Concentrating light using mirrors
In contrast to a refracting telescope, which uses lenses to enlarge images, reflecting telescopes (also known as reflectors) use mirrors to accomplish the same goal. The advantages are numerous: manufacturing mirrors is simpler and less costly than lenses, there are less aberration-related problems, and the main mirror can be supported from below. Today, the reflecting telescope is considered as one of the most powerful scientific instruments ever invented.
Sometime between 1540 and 1553, the English mathematician Leonard Digges constructed the first reflecting telescope using a mirror and a lens. In 1576, his son Thomas, an astronomer, used it to defend the idea that the Universe is infinite, which was a revolutionary concept at the time. Nevertheless, it would be another 100 years before the reflecting telescope was widely used.
In 1663, the Scottish mathematician and astronomer James Gregory published his book Optima Promota in which he included the design for a new type of compact reflecting telescope. The English physicist Robert Hooke built the actual instrument several years later, only a short time before Isaac Newton developed his own telescope in 1668.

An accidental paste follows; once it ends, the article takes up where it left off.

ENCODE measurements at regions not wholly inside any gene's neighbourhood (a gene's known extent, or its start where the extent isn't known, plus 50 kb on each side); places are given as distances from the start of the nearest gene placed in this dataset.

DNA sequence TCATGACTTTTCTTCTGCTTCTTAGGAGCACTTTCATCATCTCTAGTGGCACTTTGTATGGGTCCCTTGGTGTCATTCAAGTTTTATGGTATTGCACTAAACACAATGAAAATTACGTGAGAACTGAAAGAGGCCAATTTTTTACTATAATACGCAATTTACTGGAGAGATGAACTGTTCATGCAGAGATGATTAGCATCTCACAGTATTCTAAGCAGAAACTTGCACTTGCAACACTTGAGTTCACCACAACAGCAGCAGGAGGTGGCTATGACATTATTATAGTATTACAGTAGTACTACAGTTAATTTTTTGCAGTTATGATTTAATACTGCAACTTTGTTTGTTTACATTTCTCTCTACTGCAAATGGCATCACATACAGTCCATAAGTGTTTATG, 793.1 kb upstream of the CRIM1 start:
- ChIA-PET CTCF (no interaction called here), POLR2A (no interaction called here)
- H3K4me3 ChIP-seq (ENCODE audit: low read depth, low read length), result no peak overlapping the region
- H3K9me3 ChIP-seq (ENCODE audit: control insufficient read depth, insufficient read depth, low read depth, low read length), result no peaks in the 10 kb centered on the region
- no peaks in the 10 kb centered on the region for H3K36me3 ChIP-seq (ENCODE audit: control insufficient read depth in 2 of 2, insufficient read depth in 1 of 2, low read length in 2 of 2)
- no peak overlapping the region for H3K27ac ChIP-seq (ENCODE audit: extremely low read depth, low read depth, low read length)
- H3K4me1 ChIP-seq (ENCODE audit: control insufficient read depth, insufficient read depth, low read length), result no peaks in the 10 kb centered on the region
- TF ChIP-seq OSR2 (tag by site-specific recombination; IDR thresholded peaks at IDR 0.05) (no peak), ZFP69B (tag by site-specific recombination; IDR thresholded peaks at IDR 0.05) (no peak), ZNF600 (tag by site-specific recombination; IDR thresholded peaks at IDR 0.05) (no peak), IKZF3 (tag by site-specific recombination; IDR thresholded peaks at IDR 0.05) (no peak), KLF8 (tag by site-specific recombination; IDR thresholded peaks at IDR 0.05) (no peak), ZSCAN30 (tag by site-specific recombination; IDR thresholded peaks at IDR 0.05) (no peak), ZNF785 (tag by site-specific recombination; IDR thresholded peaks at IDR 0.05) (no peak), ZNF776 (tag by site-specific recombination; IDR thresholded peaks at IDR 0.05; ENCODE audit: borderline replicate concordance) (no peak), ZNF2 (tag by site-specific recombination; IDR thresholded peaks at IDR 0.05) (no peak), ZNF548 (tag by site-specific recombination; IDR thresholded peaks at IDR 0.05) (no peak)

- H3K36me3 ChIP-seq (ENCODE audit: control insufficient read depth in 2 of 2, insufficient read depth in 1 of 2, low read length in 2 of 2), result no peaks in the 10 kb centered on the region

The principle behind Newton’s telescope was so simple that we still use it today. It consists of two mirrors: the primary and the secondary. The primary mirror has a parabolic shape and serves to collect light from the object of interest. The secondary mirror, smaller than the primary, is flat and inclined in such a way as to reflect light from the primary mirror towards the ocular and the observer.
In 1672, the Catholic priest and French teacher Laurent Cassegrain invented a new type of reflecting telescope that he described in an unpublished manuscript. The Cassegrain telescope consisted of a primary parabolic mirror, which collected light from the celestial object, and a secondary mirror, which faced the primary mirror and concentrated the reflected light towards the observer by directing it through a hole in the centre of the primary mirror. The image could therefore be viewed from behind the telescope, and not from the side, as with Newton’s design.
The big advantage to the Cassegrain design is its compact size, which makes it portable. Moreover, heavy instruments can be installed at its based. Today, the Cassegrain reflector is the most commonly used type of telescope.
John Barrie Hutchings explains what a refractor is.
Learn more about John Barrie Hutchings
ASTROLab/Mont-Mégantic National Park